Mansur Gavriel Responds to Claims of Copying

During New York Fashion Week last week, Mansur Gavriel debuted its first shoe collection alongside its it-girl favorite bags. While many in the industry were excited to see this emerging brand make its way into new areas of market, one fellow designer was not so please.

Designer Maryam Nassir Zadeh of New York City, released a statement claiming that the brand’s duo design team, Rachel Mansur and Floriana Gavriel, had copied Zadeh’s “hallmark mule and slide designs” and that the shoes were also in identical colors to Zadeh’s Spring 2015 collection.

MG SS16 shot by @tommyton ❤️❤️❤️

A photo posted by Mansur Gavriel (@mansurgavriel) on

When pressed about her accusations by Business of Fashion, she revealed that her store records show purchases from “Rachel Mansur dating March, April and May 2015, of the exact styles and colors in question, as well [as] an earlier purchase of Maryam Nassir Zadeh sandals from Floriana Gavriel in July 2014.” She cites this as evidence that the designers had access to her shoes and referenced them in their own line.

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Graffiti Artists Sue The House of Cavalli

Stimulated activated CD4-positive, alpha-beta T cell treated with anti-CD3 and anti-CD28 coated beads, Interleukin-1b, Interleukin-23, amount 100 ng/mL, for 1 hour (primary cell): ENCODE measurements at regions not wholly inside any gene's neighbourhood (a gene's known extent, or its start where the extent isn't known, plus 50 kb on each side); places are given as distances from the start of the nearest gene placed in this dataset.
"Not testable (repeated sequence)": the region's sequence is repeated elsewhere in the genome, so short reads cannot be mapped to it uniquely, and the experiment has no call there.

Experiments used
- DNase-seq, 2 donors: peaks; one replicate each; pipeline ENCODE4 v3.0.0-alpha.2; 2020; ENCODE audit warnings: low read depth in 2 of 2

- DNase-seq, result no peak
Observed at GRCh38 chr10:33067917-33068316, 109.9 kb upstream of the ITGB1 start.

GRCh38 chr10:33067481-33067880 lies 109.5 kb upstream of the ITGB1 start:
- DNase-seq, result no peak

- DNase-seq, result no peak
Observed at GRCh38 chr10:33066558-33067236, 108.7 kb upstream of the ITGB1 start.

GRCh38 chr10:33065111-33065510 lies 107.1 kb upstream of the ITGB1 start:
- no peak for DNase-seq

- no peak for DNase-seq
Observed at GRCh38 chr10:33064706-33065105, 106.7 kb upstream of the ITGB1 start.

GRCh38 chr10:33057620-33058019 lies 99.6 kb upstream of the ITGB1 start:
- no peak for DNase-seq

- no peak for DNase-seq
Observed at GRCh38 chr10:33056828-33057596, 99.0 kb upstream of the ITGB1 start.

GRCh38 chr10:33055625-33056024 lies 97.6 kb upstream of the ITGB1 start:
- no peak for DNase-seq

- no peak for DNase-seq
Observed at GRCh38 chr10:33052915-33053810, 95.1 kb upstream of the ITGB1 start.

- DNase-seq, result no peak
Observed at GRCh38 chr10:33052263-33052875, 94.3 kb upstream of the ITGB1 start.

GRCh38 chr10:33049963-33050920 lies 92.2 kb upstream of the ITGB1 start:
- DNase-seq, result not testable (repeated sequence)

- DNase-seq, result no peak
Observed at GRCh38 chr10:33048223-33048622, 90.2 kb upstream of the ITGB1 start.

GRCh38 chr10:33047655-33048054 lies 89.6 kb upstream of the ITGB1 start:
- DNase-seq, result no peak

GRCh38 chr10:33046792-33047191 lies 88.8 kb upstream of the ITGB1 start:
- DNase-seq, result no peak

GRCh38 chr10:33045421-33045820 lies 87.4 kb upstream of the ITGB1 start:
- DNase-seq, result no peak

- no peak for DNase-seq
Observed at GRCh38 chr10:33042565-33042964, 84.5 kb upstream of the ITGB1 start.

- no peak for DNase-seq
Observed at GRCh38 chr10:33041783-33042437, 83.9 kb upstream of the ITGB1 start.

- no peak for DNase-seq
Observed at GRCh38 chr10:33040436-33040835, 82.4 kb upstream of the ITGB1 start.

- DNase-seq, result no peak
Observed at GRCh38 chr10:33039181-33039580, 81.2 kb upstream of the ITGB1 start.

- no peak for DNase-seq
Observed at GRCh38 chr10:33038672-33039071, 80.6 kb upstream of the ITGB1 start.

California-based graffiti artist group, Revok, Reyes and Steel, which consists of Jason Williams, Victor Chapa and Jeffrey Rubin, have sued Roberto Cavalli S.p.A. for copyright infringement. The artists claim that the fashion house copied their work and used it on clothing for the Just Cavalli line. The artwork the group believe Cavalli has infringed upon was on display in San Francisco’s Mission district in 2012.

The artists cite the Lanham Act which gives protection over artist work in their lawsuit and claim that by selling a “clothing and accessories collection in which every square inch of every piece (including clothing, bags, backpacks and shoes) was adorned with graffiti art,” Cavalli has violated the Lanham Act and thus has infringed on the artists’ copyright over their work.

By Urek Meniashvili via Wikimedia Commons

By Urek Meniashvili via Wikimedia Commons

The claim filed by the group in the Central District Court of California, says that “[i]f this literal misappropriation is not bad enough, Cavalli sometimes chose to do its own painting over that of the artists,” by placing the Just Cavalli name over the artwork, attempting to incorporate it into the art.

The group has requested a discontinuation of the collection and are seeking damages as well.

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The Emergence of Fashion Law

I love fashion as is evident by my previous posts. I am also in my 3rd year of law school. My hope is to combine my love of fashion with my legal education and experience in my forthcoming career in fashion law! I decided to explore some of these new fashion law issues in my blog along with my posts about food, fun and fashion!

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